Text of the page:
By A Raymond Randall
At about 10 o'clock in the morning the phone rang on the CEO's desk. His sister announced her promotion as Chief Corporate Counsel of another firm. Her brother complimented her reluctantly. They shared a few comments, and then she said, "I want to call Mom and Dad." Her brother stared out the window after the conversation thinking how he could get one-up on his sister. Years later he told a conference how his zero-sum views kept him from sharing his sister's excitement.
Self-serving motivation instigates zero-sum behavior. Anyone seeking their own achievement or rank at all costs maneuvers each event with single-minded purpose. Zero-sum players parry condescending and pejorative opinions. Arguments never seek compromise or acknowledgement of the opponent's view. Every opposing statement is wrong without reservation or further research. Politicians demonstrate this expertise repeatedly: some Democrats will not accede to a Republican, and a Republican avoids conceding to a Democrat.
Religious leaders take similar stances. Doctrine and dogma provoke schisms where there ought to be conciliation. Ultimate divisions between groups rest in the mind of God. God's distinctions will become known in time. Angry differences do not further the Kingdom of God anywhere in this world.
Husbands and wives may suffer the weight of zero-sum gaming. "You are stupid!" "You can't do anything right!" "That is not the way to do it; who the #$%@!& taught you to do it that way?" Marriages begin with loving comments and embraces until the games begin. Then the bed and the table are the playing field of demoralizing put-downs. Neither husband or wife wins; no marriage survives the zero-sum game.
Robert J. Aumann and Thomas C. Schelling delineated the nuance within zero-sum games, and received the Nobel Memorial Prize in Economic Science (October 11, 2005) for their work known as "game theory". For most of us, watching our children playing a game on Microsoft's X-Box is all we know about game theory. Aumann and Schelling's work has implications outside the box of every discipline and experience.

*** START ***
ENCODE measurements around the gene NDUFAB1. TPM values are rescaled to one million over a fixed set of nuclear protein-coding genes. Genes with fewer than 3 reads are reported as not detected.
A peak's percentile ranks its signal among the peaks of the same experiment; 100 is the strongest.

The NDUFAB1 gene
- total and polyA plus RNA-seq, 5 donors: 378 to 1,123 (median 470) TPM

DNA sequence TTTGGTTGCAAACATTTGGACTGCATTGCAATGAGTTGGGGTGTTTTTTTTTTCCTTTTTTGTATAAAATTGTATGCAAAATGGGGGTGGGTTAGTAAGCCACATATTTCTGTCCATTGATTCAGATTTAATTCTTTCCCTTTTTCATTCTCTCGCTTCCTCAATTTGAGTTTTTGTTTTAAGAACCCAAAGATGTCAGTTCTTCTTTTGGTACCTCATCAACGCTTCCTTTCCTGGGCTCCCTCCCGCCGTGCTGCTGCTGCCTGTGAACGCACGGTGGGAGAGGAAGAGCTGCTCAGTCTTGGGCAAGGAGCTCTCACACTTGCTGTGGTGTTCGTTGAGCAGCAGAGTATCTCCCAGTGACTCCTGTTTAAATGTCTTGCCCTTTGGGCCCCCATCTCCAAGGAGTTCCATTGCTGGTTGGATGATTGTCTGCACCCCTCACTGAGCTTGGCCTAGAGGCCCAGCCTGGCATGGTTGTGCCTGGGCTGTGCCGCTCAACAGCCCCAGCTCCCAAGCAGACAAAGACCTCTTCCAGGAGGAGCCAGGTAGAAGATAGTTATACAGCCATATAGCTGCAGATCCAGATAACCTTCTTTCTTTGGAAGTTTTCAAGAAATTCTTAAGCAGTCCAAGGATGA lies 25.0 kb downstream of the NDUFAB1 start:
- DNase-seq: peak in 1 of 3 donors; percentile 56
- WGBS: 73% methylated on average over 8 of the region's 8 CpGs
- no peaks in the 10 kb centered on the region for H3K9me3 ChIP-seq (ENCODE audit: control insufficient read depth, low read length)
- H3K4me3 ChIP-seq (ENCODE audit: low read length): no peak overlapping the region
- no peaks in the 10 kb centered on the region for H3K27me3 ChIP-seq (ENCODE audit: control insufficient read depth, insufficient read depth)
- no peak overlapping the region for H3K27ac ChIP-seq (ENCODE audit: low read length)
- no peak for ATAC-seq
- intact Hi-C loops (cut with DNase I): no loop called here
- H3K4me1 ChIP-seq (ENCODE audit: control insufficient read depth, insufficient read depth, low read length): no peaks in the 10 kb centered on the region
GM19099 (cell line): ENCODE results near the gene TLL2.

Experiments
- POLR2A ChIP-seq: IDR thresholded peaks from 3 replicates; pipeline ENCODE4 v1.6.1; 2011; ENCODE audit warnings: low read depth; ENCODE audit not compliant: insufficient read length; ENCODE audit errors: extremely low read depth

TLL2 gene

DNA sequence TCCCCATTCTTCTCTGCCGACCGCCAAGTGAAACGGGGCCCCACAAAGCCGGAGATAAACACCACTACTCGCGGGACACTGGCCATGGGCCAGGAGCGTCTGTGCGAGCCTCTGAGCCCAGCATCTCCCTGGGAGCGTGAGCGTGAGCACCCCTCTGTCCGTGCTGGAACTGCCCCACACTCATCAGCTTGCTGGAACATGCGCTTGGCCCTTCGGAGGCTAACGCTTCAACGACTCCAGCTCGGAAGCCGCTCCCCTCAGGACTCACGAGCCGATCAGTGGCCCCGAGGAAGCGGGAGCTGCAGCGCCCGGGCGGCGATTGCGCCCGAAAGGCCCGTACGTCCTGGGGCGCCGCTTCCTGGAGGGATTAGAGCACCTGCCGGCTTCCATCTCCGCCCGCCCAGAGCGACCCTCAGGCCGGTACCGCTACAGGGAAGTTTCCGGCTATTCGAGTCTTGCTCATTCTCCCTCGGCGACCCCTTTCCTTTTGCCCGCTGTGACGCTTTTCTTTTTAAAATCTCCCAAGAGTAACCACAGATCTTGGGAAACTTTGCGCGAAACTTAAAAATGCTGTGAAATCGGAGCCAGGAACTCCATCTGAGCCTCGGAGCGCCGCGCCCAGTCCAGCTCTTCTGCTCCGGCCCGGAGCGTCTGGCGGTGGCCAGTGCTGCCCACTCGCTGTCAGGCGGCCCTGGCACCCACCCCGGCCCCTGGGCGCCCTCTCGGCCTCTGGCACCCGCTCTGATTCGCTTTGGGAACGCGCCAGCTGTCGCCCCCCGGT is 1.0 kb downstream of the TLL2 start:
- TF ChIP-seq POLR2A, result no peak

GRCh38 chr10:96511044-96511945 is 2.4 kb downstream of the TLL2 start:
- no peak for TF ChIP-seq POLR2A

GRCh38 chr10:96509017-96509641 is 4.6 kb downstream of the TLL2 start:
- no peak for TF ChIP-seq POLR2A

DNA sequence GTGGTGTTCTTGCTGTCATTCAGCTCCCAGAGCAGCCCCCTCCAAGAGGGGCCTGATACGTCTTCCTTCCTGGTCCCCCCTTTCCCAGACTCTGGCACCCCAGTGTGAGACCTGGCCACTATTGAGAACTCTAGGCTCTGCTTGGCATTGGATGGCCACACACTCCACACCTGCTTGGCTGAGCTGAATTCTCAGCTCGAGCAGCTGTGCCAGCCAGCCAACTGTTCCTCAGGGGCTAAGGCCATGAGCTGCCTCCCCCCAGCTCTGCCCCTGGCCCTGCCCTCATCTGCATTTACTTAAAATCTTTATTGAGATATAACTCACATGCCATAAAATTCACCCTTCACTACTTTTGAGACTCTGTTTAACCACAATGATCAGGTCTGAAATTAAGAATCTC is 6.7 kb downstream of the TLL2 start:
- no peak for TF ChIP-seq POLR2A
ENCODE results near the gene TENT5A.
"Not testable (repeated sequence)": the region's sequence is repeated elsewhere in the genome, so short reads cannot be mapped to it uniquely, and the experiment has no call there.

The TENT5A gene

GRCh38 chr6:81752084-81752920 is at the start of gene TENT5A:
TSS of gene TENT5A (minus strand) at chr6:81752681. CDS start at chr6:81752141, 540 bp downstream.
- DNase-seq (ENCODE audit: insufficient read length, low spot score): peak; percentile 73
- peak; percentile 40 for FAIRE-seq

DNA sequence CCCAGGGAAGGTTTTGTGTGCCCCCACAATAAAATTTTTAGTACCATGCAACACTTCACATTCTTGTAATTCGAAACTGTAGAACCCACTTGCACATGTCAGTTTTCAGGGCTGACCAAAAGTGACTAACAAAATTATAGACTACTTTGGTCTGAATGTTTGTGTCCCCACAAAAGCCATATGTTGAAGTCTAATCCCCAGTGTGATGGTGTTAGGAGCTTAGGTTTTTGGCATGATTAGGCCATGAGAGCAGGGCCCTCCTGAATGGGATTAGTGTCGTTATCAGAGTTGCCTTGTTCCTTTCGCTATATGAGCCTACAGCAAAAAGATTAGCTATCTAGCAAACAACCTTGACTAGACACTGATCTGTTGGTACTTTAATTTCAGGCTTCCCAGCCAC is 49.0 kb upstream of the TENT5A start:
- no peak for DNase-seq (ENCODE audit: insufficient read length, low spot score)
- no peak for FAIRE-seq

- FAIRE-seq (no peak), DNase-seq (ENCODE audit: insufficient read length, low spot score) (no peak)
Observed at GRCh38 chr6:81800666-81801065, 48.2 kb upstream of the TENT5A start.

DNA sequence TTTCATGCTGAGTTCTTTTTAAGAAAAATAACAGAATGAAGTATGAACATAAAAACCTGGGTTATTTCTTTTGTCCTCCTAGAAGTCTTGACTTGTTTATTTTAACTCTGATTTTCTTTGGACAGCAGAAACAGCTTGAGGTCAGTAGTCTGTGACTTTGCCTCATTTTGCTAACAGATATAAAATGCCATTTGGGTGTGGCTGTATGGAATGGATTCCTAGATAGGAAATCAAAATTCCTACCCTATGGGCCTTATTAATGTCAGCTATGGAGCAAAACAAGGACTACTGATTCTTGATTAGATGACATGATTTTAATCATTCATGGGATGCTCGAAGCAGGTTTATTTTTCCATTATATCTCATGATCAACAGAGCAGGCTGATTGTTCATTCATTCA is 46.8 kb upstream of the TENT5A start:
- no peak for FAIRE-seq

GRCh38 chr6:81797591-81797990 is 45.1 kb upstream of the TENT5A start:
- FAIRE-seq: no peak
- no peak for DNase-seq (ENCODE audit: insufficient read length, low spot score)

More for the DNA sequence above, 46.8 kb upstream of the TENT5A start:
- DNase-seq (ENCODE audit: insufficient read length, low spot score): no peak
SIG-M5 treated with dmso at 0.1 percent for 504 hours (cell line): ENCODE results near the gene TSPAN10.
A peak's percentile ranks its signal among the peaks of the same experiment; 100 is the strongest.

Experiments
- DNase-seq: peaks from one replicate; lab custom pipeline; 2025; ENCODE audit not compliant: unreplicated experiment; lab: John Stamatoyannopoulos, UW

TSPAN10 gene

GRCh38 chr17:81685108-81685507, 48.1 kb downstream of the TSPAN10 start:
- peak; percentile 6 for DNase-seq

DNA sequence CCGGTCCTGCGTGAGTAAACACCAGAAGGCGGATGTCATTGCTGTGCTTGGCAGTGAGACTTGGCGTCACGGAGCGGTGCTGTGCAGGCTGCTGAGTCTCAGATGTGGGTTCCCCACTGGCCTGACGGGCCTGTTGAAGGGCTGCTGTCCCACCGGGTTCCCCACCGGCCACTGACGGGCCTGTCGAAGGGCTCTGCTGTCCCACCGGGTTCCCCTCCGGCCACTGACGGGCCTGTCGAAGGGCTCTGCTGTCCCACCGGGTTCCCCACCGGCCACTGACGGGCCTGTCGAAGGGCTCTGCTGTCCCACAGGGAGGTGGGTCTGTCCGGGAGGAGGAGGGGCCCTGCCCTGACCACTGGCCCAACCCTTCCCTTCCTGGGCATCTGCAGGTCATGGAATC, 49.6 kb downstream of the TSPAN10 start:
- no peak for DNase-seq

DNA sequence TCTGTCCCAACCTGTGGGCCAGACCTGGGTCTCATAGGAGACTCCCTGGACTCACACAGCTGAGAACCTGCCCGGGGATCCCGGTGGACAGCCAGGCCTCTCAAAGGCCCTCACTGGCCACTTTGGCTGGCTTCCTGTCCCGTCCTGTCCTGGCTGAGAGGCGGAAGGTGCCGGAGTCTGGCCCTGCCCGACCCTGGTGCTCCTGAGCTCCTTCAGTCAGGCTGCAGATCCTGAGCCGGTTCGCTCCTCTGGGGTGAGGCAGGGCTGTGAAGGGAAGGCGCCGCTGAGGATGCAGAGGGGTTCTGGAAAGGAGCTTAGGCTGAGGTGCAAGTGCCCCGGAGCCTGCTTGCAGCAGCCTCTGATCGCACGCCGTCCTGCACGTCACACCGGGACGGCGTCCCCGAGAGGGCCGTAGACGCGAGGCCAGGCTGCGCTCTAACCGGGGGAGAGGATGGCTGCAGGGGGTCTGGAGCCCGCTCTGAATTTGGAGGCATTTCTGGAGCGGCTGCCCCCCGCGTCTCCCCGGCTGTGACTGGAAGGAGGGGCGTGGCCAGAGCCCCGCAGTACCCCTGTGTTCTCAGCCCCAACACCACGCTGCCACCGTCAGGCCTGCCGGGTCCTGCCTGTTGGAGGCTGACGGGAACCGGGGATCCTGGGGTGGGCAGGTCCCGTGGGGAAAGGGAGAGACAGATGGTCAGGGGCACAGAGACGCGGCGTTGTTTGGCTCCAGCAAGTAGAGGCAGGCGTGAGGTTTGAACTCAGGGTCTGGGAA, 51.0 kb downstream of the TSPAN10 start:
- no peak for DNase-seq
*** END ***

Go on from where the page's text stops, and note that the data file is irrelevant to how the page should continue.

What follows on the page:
Louis Uchitelle, NY Times reporter (October 11, 2005), explains how game theory differs "from mainstream economics". Most economists assume "that people behave rationally and act independently of one another" Robert Aumann observed people acting at a particular moment by observing "what other people do or what they imagine others will do". Aumann found his views accentuated when groups or people have opposing goals.
Wall Street works game theory between 9:30AM and 4:00PM
* Few investors take a contrary trading position: never fight the tape
* Few stock brokers take a position differing from their office colleagues: clients of the same brokerage office may find their statements look the same.
* Few commodity traders missed the shift in oil prices
* Few retirees have a portfolio different from their peers.
Knowing the actions of your opponent or colleague may preserve your portfolio, your country's security, and your marriage. Community resolves conflict while encouraging problem resolution and progress. Our innate propensity toward rational action supports Aumann and Schelling's observations more often than not. We challenge this proclivity when we presume our political opponent, investment scheme, or marriage requires a zero-sum maneuver. Is any event or methodology worth an "all or nothing" stance? Only the lottery!
About The Author
A Raymond Randall serves clients as a registered investment advisor with his firm, Ethos Advisory Services, Essex, Massachusetts Ethos Advisory Services. He has wide experience within the financial services industry, writes a weekly newsletter for Ethos Advisory Services. Ray holds a Masters Degree from Gordon-Conwell Theological Seminary, Hamilton, MA.
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